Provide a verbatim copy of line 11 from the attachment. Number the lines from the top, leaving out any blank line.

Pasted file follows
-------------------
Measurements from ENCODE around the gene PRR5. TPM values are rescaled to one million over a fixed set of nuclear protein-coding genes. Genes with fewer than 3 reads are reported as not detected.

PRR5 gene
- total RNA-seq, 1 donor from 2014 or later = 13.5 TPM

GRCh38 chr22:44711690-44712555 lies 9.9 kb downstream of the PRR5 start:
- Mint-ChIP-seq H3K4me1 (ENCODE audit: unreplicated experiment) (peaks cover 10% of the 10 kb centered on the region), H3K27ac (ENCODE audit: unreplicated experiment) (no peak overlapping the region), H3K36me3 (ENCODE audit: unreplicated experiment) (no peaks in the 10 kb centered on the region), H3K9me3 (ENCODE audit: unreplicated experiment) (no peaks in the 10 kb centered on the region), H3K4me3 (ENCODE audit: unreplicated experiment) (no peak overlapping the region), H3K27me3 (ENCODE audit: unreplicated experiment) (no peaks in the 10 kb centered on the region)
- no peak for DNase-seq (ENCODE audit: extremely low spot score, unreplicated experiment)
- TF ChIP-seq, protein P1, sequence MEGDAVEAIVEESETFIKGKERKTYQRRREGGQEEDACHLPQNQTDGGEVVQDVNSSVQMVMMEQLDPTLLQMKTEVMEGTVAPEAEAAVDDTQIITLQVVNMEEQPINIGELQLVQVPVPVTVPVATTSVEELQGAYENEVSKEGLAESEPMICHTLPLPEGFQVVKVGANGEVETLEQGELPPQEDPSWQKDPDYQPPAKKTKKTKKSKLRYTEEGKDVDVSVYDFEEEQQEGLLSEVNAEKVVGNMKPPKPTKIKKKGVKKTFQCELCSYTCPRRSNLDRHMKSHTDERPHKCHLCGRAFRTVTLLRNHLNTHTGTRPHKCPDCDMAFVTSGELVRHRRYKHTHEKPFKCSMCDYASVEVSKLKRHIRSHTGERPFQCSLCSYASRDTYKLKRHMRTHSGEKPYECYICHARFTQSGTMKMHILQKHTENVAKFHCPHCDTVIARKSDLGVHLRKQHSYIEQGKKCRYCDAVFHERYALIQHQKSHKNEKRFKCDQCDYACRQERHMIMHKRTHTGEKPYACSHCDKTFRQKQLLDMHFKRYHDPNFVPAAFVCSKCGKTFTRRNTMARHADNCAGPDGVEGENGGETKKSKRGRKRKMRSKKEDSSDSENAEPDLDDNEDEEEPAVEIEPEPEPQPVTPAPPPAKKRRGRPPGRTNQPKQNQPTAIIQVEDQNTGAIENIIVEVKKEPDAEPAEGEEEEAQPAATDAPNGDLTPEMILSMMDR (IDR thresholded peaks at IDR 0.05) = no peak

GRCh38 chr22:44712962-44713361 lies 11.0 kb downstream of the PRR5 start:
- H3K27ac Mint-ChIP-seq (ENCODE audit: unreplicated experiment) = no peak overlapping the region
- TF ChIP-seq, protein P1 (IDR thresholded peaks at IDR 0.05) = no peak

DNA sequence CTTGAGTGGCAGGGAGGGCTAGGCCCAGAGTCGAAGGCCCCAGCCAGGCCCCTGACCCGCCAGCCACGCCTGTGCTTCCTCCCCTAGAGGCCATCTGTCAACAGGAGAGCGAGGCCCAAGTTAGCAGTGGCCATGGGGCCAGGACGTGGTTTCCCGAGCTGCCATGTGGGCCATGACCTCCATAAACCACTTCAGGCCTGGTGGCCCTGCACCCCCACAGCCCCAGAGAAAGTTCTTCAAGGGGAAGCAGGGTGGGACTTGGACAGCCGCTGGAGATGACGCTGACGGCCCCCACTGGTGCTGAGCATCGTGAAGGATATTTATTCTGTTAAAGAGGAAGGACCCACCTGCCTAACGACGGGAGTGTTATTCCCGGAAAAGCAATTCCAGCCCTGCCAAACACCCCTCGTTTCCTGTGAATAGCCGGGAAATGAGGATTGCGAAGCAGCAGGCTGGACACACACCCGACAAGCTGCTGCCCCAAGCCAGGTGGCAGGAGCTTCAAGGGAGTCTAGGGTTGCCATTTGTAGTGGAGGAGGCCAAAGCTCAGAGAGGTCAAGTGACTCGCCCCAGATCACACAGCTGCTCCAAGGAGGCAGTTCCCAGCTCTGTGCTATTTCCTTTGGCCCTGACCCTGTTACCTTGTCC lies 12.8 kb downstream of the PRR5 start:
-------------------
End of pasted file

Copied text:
DNA sequence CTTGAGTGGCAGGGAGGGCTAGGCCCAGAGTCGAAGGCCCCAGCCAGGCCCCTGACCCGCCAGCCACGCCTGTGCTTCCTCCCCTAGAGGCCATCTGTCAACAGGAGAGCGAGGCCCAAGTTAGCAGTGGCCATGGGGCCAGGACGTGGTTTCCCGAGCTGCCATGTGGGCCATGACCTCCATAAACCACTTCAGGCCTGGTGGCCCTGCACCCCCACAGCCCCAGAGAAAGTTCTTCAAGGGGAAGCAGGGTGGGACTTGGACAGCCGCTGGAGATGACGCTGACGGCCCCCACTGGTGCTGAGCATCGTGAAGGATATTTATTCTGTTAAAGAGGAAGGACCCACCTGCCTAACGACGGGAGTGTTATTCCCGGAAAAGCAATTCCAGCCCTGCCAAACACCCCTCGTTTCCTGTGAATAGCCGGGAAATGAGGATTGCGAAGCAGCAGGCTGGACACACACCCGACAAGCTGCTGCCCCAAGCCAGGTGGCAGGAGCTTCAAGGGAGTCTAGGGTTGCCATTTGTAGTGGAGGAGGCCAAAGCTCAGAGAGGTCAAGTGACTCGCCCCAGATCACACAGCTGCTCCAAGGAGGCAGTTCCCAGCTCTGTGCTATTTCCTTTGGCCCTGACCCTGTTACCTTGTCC lies 12.8 kb downstream of the PRR5 start: